Is Brooklyn experiencing a real estate bubble that will never pop? That’s the claim of a very long article in Gothamist that examines record high housing costs in Bed Stuy and, more generally, the spread of high sale prices and rents outward from “prime” Brooklyn into “emerging” areas such as Bed Stuy, Bushwick and Crown Heights.
It’s a big grab bag that covers well-worn ground, such as publicly traded firms — most notably Australian REIT Dixon — beating out would be owner occupants of town houses with all cash. It says:
The housing crash of the late 2000s was supposed to have decimated property values across the nation. But in Brooklyn, the housing market barely broke its stride. Supply and demand is supposed to be an immutable truth, yet a well-documented boom in development has done little to stop spiraling prices. Every few weeks, a different neighborhood in New York City’s most populous borough seems to break its own record for most expensive sale. Intuitively, it feels like the borough is at a breaking point. If something goes up, must it come down?
“There’s no end in sight,” says Jesse Keenan, the research director at Columbia University’s Center for Urban Real Estate, referring to Brooklyn’s obscene housing market.
Fact: By definition a bubble is only defined as such in hindsight. You can’t have a bubble without a crash, so to claim we are in a bubble and it will never pop is nothing more than a figure of speech.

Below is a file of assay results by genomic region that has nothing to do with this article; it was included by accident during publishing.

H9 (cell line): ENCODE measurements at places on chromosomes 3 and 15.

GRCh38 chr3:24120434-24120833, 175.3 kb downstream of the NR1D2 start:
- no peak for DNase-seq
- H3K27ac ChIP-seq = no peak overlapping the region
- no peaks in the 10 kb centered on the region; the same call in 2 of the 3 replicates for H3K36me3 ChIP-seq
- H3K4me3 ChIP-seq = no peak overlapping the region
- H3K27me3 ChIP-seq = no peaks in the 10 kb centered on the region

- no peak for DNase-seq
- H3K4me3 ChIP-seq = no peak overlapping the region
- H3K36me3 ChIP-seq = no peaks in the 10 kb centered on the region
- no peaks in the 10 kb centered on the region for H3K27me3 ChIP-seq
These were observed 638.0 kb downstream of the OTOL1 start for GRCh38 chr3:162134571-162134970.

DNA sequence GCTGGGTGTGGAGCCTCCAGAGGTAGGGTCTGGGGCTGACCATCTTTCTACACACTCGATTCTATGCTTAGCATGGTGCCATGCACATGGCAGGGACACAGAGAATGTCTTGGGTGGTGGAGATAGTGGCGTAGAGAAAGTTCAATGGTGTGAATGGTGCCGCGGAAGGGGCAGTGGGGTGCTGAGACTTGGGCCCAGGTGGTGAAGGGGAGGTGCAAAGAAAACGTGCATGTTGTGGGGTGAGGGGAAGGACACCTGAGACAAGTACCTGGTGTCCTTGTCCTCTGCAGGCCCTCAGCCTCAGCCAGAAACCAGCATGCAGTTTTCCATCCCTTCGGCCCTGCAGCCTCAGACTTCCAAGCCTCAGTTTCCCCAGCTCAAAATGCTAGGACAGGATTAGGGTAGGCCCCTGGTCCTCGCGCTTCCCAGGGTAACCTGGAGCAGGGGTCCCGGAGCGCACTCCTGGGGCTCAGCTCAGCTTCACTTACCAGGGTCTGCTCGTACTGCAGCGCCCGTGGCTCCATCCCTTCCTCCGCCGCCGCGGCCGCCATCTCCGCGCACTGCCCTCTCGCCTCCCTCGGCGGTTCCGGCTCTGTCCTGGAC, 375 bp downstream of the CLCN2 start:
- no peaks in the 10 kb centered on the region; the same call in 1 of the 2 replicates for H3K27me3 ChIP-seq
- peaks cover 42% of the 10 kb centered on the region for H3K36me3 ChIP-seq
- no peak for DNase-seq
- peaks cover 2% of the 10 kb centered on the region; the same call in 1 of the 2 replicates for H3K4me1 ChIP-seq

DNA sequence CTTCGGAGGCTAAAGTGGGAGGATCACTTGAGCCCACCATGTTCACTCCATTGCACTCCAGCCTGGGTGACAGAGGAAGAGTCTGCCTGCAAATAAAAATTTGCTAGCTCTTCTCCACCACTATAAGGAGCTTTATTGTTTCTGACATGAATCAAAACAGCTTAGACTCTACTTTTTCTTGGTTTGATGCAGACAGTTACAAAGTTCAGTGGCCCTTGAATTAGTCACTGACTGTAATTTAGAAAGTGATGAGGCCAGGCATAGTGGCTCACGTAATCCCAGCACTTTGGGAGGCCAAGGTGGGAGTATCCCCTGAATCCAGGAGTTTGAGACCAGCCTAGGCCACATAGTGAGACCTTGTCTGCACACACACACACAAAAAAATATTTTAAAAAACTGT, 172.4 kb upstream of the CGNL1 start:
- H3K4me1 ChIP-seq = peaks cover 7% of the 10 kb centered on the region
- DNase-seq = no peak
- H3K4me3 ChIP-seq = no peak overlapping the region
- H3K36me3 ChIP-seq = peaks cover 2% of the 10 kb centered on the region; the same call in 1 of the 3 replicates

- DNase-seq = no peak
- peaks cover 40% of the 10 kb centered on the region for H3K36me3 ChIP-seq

But let’s look more closely:
The article says Brooklyn never fell during downturn. Fact: It did. Values in once-redlined areas such as Bed Stuy, Bushwick, Brownsville, and East New York fell 30 to 40 percent between 2006 and 2009. There were huge numbers of short sales and lis pendens. (When we were looking to buy in Bushwick in 2008 and 2009, almost every property we saw was a short sale.)
But Brooklyn is a very big place and at the time there was a big difference between “prime” Brooklyn and these other areas. The more “prime” areas of Brooklyn such as Park Slope fell only a few percentage points.
The article points out the recent runup in prices is extreme, and it is. Fact: Price appreciation since 2012 is jaw dropping, but if you look at a 10-year period since the height of the last boom, the appreciation is very good, but not unusual for an area such as New York City.
Let’s look at one specific example. A renovated brownstone with details at 952 Putnam Avenue in east Bed Stuy sold for $595,000 in 2005. Ten years later, after $150,000 in renovations, it sold for $1,110,000. That’s nearly double, and all the appreciation came in the last three years, after prices in the area fell, then stagnated over seven years. Spread out over time, not counting the cost of renovations, the appreciation was approximately 8.5 percent per year from the original price. Including the renovations, it was about 7 percent.
The article says the bubble will never pop. On the contrary: We’re not necessarily predicting a crash — we don’t know — but we won’t be surprised if the market cools when interest rates go up. The Fed has been talking about this for years but now may actually do it, as Fed chair Janet Yellen recently warned.
The story ends on a very different note from where it started, saying the recent record-high prices in Brooklyn are really just a return to “what it always should have been worth. The fact is, the borough is fundamentally an attractive place to live. It’s in the country’s financial and cultural capital, is traversable by excellent public transit, has a lot of historic neighborhoods, and boasts relatively low crime.”
We agree. What do you think?
The Brooklyn Real Estate Bubble Will Never Pop [Gothamist]